Friday, March 17, 2017

Geographic Distances: A Quick Trip Around the Great Circle

Recently, I wanted to calculate the distance between locations on the Earth. Finding a handy solution, I thought readers might be interested. In my situation, location data included ZIP codes (American postal codes). Also available to me is a look-up table of the latitude and longitude of the geometric centroid of each ZIP code. Since the areas identified by ZIP codes are usually geographical small, and making the "close enough" assumption that this planet is perfectly spherical, trigonometry will allow distance calculations which are, for most purposes, precise enough.

Given the latitude and longitude of cities 'A' and 'B', the following line of MATLAB code will calculate the distance between the two coordinates "as the crow flies" (technically, the "great circle distance"), in kilometers:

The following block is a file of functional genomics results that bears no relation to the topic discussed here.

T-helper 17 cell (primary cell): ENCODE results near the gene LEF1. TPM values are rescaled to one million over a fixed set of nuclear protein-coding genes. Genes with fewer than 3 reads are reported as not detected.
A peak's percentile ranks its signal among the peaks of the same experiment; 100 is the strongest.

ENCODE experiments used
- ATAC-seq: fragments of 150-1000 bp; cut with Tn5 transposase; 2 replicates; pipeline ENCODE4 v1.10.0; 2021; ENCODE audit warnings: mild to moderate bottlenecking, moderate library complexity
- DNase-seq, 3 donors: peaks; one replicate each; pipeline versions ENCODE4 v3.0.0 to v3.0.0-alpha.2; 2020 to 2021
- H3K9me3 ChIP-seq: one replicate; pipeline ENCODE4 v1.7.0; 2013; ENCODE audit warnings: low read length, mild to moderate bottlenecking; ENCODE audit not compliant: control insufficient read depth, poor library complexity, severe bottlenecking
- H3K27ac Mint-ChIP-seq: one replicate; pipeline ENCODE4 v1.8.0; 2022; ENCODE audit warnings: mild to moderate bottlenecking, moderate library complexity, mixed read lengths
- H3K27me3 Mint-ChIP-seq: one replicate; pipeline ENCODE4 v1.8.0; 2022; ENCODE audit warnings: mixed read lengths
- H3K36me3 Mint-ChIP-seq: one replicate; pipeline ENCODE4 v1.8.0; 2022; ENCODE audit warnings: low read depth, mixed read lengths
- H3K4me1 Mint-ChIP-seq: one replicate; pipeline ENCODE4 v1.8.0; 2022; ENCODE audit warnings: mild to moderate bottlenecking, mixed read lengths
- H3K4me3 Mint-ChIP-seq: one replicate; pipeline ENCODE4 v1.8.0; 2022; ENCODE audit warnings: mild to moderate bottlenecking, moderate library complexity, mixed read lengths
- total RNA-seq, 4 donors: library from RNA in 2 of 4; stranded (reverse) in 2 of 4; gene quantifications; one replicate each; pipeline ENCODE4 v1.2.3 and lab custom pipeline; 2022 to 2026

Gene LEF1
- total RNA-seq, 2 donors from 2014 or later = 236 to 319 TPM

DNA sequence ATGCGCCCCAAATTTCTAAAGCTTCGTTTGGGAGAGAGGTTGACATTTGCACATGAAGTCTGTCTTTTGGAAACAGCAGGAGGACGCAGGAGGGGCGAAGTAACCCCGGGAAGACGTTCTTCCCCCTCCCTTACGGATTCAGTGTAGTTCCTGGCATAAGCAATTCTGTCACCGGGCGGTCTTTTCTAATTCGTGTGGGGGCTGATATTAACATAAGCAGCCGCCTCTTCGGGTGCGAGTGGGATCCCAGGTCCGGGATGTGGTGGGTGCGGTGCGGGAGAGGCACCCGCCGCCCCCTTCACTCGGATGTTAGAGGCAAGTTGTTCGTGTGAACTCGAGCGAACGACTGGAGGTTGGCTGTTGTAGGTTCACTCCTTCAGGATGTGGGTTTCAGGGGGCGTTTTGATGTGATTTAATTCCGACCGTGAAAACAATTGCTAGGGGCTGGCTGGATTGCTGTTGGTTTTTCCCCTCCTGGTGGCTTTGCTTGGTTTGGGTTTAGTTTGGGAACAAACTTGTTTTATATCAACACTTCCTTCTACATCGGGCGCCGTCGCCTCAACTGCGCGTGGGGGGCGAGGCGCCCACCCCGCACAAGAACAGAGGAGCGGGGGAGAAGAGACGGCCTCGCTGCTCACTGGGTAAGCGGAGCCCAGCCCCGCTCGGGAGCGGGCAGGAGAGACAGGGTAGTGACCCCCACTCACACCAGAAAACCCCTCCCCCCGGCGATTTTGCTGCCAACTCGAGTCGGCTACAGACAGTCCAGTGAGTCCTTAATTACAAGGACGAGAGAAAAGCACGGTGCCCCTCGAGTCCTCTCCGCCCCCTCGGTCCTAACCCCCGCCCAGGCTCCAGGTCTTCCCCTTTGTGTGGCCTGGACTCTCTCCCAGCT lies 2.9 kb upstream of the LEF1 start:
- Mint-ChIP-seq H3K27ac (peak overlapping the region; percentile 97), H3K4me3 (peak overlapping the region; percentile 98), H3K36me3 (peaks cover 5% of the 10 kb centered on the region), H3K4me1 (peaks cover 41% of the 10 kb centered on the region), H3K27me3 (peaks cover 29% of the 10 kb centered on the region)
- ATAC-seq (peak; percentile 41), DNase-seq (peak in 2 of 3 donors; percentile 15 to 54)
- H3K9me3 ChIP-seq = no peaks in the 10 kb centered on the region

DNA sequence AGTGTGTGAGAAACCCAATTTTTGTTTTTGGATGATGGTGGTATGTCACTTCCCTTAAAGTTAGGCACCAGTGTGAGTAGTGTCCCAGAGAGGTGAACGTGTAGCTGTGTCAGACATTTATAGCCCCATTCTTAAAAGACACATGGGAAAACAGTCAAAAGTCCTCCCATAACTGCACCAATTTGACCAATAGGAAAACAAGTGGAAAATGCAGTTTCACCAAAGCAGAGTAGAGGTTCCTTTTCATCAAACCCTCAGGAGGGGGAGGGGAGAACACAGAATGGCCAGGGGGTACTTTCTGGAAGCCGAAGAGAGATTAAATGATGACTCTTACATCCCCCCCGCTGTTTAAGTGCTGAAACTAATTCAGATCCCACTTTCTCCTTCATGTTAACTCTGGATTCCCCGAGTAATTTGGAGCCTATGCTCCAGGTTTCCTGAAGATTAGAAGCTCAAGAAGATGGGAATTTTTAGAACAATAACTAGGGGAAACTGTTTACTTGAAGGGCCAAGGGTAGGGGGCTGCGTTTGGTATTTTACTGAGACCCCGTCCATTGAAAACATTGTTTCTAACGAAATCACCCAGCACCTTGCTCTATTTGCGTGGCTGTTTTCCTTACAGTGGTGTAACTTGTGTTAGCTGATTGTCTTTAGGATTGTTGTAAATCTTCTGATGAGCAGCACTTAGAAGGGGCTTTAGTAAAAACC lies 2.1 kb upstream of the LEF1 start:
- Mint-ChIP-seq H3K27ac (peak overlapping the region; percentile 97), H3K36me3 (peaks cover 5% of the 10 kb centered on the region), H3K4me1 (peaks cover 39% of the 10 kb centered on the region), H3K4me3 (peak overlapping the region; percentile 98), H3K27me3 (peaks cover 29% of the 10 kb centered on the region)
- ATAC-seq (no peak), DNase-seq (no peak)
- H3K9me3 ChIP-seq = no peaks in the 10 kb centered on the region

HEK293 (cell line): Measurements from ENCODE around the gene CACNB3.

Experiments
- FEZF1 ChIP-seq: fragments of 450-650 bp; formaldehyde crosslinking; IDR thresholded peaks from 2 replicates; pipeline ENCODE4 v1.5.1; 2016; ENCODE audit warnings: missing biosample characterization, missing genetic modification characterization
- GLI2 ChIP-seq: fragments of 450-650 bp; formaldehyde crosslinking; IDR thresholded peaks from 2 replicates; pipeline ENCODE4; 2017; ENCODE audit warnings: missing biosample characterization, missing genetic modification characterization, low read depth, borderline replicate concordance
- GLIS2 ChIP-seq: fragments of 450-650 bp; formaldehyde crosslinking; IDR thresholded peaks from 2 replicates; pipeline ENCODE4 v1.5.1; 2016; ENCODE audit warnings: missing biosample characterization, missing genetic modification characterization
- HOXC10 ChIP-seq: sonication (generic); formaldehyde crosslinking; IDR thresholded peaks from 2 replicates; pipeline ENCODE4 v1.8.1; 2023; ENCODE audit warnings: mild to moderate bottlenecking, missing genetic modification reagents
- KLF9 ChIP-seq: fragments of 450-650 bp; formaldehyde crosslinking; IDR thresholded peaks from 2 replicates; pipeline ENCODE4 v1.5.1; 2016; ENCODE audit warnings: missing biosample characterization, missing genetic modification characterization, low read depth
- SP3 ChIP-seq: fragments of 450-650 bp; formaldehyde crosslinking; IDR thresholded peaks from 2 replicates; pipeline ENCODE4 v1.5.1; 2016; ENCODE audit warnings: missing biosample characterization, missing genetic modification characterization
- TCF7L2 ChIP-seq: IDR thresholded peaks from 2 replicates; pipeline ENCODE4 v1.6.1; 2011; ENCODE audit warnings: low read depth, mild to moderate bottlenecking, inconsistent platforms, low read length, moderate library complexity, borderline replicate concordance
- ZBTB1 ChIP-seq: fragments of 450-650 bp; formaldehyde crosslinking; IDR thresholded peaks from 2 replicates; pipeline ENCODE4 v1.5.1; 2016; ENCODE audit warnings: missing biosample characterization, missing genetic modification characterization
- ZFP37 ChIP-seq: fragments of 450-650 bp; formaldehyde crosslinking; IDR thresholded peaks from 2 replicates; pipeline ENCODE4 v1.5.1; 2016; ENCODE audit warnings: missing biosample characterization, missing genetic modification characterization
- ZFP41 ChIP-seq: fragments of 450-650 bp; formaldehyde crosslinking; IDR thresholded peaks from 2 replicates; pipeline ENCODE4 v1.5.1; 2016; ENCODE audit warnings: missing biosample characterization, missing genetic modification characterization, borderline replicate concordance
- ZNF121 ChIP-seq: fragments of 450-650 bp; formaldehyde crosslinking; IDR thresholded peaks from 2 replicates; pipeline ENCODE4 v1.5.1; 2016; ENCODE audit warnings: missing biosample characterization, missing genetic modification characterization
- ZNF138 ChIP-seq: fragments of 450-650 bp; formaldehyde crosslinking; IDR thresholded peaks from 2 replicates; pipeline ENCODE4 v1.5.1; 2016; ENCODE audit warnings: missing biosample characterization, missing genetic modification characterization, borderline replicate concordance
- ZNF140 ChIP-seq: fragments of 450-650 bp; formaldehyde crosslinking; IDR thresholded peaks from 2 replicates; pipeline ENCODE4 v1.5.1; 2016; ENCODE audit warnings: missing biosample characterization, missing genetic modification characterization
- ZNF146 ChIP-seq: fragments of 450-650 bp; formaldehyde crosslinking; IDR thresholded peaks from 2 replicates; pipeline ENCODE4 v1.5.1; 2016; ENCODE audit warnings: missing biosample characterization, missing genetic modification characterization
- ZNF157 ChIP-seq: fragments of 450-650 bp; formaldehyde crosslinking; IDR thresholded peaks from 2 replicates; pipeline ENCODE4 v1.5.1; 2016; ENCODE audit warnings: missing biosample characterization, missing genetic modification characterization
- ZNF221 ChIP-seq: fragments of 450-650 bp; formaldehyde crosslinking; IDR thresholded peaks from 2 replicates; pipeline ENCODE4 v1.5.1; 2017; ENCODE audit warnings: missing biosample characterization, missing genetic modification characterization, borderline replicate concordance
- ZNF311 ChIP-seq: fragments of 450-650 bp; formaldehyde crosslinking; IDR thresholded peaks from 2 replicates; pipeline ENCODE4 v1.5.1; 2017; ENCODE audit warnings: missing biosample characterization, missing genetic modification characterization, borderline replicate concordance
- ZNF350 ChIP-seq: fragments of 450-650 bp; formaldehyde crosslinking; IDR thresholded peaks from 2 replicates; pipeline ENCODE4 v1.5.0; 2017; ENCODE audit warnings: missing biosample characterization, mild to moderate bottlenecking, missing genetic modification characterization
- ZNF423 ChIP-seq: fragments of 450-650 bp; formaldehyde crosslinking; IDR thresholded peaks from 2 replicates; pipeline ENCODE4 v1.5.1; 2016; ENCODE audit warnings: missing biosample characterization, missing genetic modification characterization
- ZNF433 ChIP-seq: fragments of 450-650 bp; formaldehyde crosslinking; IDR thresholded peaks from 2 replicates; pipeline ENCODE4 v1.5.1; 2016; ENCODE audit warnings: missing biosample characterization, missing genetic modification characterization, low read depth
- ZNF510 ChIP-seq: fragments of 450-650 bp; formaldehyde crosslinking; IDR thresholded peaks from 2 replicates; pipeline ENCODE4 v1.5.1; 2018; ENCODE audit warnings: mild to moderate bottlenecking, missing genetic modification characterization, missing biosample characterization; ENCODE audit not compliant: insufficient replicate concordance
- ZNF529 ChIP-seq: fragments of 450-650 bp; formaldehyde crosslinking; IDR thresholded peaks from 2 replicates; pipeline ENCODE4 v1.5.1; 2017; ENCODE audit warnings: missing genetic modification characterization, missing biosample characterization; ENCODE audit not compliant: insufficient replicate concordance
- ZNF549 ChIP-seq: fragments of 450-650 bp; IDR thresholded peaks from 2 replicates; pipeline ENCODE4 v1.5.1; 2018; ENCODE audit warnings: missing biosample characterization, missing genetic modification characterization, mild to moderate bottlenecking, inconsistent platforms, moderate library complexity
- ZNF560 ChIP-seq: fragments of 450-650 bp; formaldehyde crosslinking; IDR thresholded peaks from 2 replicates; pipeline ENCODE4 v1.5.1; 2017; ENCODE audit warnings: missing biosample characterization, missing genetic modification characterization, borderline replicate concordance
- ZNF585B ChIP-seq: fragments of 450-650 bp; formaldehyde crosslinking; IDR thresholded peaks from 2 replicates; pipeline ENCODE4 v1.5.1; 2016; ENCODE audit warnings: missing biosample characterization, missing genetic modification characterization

DistanceKilometers = round(111.12 * acosd(cosd(LongA - LongB) * cosd(LatA) * cosd(LatB) + sind(LatA) * sind(LatB)));

Note that latitude and longitude are expected as decimal degrees. If your data is in degrees/minutes/seconds, a quick conversion will be needed.

I've checked this formula against a second source and quickly verified it using a few pairs of cities:

% 'A' = New York
% 'B' = Atlanta
% Random on-line reference: 1202km
LatA = 40.664274;
LongA =  -73.9385;
LatB = 33.762909;
LongB = -84.422675;
DistanceKilometers = round(111.12 * acosd(cosd(LongA - LongB) * cosd(LatA) * cosd(LatB) + sind(LatA) * sind(LatB)))

DistanceKilometers =


% 'A' = New York
% 'B' = Los Angeles
% Random on-line reference: 3940km (less than 0.5% difference)<0 .5="" br="" difference="">
LatA = 40.664274;
LongA =  -73.9385;
LatB = 34.019394;
LongB = -118.410825;
DistanceKilometers = round(111.12 * acosd(cosd(LongA - LongB) * cosd(LatA) * cosd(LatB) + sind(LatA) * sind(LatB)))

DistanceKilometers =



"How Far is Berlin?", by Alan Zeichick, published in the Sep-1991 issue of "Computer Language" magazine. Note that Zeichick credits as his source an HP-27 scientific calculator, from which  he reverse-engineered the formula above.

"Trigonometry DeMYSTiFieD, 2nd edition", by Stan Gibilisco (ISBN: 978-0-07-178024-7)